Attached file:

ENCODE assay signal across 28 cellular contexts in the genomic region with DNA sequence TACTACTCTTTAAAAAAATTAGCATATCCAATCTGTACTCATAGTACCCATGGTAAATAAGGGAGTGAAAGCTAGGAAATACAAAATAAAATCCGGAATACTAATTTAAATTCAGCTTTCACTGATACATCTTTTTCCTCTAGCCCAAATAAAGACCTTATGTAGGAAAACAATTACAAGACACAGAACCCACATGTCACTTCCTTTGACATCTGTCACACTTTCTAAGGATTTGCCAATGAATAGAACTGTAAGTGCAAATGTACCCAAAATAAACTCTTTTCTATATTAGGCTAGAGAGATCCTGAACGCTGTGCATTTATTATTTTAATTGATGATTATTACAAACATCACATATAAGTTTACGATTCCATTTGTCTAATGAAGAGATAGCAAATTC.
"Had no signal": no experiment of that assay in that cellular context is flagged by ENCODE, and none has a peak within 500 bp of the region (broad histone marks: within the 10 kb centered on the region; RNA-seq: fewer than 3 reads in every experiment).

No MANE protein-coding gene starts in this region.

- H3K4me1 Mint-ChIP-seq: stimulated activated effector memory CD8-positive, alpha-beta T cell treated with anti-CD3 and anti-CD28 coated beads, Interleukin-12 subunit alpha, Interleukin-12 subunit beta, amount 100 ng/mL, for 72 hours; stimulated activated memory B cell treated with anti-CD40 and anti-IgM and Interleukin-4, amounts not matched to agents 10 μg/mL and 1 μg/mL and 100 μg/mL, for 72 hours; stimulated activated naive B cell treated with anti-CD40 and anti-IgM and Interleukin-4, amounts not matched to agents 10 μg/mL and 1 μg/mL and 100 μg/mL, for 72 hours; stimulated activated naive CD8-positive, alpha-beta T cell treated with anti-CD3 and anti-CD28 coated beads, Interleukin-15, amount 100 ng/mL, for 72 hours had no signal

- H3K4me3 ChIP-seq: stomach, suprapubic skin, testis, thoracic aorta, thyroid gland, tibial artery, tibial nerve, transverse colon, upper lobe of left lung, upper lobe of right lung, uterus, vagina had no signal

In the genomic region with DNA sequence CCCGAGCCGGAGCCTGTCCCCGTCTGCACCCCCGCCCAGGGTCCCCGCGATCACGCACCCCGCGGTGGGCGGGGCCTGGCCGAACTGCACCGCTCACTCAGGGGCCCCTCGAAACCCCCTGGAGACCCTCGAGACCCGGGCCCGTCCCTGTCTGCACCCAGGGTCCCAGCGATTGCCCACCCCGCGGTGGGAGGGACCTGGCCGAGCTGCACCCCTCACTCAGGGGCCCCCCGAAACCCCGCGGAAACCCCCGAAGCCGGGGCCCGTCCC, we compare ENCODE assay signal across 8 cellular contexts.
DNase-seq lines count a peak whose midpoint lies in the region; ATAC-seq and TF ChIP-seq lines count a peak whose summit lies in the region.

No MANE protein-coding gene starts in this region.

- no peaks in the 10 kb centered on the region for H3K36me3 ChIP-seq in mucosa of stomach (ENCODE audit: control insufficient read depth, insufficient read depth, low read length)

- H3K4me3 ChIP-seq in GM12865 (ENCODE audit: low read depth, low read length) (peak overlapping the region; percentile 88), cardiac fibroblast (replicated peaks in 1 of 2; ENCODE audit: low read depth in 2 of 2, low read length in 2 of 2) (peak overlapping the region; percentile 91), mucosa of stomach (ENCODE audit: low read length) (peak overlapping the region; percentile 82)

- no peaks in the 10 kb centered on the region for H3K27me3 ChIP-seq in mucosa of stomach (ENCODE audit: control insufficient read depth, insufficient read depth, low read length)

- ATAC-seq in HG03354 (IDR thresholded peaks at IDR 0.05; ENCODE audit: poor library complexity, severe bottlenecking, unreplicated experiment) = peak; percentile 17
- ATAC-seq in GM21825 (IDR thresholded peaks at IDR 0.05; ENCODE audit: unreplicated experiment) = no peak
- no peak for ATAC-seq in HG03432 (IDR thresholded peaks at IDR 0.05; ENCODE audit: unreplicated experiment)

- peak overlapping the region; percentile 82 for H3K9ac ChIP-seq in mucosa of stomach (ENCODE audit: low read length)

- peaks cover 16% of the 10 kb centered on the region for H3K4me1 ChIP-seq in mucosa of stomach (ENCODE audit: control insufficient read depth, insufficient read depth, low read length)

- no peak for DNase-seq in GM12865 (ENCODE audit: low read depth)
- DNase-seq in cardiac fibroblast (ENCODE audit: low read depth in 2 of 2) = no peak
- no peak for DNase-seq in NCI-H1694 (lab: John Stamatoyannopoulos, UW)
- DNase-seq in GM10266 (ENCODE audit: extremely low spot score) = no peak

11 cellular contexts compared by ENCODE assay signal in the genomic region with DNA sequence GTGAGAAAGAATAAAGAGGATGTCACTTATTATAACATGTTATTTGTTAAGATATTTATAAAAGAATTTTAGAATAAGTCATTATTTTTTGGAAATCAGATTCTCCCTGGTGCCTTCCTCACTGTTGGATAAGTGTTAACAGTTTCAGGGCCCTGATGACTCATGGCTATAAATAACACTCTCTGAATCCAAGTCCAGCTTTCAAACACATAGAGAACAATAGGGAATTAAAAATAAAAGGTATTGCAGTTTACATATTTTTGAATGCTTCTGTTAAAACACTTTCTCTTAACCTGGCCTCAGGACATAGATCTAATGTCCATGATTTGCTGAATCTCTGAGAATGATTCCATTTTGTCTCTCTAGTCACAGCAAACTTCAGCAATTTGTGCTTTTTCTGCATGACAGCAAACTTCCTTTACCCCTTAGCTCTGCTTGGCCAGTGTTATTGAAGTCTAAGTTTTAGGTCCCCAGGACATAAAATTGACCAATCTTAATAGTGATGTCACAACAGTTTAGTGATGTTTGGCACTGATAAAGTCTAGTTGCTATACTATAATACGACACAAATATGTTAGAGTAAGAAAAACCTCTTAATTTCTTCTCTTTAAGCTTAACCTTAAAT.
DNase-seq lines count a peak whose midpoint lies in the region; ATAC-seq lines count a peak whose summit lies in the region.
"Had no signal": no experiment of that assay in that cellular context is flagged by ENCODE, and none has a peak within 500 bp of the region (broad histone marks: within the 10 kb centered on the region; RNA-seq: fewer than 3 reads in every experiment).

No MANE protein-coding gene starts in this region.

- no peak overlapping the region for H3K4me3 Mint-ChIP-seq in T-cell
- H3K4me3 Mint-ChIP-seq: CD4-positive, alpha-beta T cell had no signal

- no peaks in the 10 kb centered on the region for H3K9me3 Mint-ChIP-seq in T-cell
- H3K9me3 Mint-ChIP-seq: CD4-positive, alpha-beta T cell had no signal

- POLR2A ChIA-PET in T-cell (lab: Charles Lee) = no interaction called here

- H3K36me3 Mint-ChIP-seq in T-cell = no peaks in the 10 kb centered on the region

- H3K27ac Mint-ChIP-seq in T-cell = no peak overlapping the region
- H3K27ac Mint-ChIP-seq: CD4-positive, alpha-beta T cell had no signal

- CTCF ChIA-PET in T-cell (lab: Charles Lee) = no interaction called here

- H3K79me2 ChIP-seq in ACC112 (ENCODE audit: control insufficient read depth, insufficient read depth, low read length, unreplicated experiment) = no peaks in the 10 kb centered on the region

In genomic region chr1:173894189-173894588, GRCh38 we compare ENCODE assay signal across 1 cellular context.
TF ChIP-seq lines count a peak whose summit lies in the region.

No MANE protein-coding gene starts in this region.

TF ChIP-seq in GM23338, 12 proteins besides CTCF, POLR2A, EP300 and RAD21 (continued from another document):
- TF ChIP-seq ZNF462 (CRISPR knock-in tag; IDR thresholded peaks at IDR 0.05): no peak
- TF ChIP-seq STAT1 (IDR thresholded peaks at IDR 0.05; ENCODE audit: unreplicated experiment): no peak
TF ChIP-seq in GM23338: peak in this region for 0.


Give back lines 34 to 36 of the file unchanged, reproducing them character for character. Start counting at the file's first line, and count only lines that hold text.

- H3K79me2 ChIP-seq in ACC112 (ENCODE audit: control insufficient read depth, insufficient read depth, low read length, unreplicated experiment) = no peaks in the 10 kb centered on the region

In genomic region chr1:173894189-173894588, GRCh38 we compare ENCODE assay signal across 1 cellular context.
TF ChIP-seq lines count a peak whose summit lies in the region.